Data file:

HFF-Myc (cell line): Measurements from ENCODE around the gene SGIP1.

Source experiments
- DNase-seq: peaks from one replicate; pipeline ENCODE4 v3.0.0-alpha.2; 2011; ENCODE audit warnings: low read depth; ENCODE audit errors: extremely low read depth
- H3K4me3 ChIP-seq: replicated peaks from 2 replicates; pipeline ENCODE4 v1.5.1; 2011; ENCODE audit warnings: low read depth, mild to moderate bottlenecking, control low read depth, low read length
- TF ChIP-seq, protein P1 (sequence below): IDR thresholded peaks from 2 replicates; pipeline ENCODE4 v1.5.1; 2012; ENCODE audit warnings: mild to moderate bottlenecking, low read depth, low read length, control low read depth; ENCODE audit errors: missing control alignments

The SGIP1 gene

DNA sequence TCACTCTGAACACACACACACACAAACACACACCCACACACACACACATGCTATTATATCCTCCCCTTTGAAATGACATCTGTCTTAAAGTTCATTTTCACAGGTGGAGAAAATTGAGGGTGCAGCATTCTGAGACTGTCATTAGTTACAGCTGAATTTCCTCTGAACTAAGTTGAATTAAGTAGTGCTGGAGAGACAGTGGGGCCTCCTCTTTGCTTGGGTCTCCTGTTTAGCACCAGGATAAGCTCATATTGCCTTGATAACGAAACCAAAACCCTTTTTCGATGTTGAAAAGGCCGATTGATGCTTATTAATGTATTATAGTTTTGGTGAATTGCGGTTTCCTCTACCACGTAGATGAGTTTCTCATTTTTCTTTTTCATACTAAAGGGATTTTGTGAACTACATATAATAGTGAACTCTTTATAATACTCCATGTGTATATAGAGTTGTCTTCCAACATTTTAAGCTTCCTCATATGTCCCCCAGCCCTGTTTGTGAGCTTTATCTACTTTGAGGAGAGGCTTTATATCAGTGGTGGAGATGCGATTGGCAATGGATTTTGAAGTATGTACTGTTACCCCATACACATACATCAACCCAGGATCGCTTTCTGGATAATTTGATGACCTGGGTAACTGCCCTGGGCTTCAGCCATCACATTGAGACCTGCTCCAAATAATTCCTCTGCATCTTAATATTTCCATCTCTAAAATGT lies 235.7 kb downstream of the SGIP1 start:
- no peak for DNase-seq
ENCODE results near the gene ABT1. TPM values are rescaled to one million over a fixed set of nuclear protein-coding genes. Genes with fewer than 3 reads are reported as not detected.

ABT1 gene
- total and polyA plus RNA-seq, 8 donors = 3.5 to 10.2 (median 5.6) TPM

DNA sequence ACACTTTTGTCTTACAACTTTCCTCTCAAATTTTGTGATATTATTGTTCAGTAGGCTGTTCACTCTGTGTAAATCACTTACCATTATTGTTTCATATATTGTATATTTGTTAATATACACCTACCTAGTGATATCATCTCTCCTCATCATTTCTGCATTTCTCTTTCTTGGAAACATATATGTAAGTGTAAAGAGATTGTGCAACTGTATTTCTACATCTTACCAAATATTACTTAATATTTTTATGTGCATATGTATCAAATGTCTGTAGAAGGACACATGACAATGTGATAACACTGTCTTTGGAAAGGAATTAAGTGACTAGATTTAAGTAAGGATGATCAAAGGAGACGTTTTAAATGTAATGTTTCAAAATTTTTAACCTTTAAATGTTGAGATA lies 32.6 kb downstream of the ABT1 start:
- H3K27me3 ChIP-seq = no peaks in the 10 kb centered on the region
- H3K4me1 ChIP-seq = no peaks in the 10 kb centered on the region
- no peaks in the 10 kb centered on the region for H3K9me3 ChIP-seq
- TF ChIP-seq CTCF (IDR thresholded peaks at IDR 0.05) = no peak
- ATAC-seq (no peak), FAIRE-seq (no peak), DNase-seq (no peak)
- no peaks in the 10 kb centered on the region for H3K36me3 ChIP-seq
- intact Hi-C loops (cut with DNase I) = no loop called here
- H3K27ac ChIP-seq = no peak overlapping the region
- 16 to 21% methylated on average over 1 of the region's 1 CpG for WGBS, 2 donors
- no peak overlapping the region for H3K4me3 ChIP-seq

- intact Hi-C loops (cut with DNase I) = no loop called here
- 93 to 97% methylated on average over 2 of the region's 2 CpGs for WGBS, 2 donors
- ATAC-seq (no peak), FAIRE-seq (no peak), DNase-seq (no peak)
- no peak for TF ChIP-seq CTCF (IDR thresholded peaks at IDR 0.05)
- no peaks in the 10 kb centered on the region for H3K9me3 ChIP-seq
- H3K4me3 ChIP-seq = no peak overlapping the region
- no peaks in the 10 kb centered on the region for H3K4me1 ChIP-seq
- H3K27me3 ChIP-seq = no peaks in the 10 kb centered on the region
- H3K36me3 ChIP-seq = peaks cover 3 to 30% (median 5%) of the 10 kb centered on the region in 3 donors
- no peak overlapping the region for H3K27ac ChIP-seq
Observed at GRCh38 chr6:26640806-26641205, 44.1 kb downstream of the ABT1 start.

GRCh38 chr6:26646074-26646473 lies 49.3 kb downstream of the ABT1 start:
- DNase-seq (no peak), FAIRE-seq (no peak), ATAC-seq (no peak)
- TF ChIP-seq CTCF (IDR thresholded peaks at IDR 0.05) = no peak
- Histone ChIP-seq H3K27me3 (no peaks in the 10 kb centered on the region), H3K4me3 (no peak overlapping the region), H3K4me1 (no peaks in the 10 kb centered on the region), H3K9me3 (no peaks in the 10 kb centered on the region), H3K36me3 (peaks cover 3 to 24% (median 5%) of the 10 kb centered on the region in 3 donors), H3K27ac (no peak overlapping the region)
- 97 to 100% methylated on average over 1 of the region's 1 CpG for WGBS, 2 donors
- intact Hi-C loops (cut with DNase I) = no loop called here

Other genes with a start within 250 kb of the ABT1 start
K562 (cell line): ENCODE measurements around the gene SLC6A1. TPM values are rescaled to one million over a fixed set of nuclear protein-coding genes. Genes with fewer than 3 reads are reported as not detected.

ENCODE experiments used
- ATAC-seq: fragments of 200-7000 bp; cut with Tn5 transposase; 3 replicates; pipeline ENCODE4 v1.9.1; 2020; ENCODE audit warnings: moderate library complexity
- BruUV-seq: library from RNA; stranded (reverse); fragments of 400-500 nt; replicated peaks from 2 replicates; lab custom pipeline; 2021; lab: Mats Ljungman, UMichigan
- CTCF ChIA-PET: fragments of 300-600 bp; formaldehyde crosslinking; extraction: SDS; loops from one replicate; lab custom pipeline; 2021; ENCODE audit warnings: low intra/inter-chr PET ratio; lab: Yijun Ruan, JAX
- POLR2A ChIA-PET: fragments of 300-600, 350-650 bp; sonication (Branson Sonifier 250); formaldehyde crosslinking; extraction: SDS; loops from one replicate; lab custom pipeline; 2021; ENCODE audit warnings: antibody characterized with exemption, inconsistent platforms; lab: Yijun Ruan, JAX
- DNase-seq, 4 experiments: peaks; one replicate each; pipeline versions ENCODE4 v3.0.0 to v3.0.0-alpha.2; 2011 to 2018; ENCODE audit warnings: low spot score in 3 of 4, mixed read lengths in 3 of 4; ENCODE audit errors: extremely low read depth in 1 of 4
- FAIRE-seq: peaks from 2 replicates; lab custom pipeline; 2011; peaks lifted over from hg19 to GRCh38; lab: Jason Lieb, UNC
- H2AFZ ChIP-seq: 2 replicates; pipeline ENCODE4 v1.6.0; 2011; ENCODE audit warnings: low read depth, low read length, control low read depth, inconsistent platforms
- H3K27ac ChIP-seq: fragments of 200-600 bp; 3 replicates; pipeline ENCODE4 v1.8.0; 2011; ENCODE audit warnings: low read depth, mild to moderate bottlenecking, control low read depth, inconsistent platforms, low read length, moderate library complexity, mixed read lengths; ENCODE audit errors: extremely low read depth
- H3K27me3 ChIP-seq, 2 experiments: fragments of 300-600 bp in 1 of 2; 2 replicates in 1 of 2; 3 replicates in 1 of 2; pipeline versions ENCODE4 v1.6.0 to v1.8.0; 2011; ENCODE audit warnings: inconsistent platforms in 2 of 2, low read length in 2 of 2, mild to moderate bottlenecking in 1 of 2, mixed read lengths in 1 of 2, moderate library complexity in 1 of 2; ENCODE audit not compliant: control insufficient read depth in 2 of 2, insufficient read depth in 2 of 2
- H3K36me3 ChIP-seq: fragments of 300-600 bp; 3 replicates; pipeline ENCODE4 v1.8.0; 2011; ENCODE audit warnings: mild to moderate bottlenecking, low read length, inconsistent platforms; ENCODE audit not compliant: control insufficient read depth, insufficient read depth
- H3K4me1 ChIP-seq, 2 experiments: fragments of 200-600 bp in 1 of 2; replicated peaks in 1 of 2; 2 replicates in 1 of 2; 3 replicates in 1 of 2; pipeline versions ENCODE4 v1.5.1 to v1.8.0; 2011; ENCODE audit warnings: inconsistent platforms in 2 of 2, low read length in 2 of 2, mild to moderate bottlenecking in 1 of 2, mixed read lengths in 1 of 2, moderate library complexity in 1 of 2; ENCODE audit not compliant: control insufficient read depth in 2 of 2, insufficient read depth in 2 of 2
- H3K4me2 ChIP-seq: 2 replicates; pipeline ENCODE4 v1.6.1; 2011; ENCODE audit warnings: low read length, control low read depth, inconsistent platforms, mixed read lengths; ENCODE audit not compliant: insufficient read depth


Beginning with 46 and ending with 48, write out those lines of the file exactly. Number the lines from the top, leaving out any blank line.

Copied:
- POLR2A ChIA-PET: fragments of 300-600, 350-650 bp; sonication (Branson Sonifier 250); formaldehyde crosslinking; extraction: SDS; loops from one replicate; lab custom pipeline; 2021; ENCODE audit warnings: antibody characterized with exemption, inconsistent platforms; lab: Yijun Ruan, JAX
- DNase-seq, 4 experiments: peaks; one replicate each; pipeline versions ENCODE4 v3.0.0 to v3.0.0-alpha.2; 2011 to 2018; ENCODE audit warnings: low spot score in 3 of 4, mixed read lengths in 3 of 4; ENCODE audit errors: extremely low read depth in 1 of 4
- FAIRE-seq: peaks from 2 replicates; lab custom pipeline; 2011; peaks lifted over from hg19 to GRCh38; lab: Jason Lieb, UNC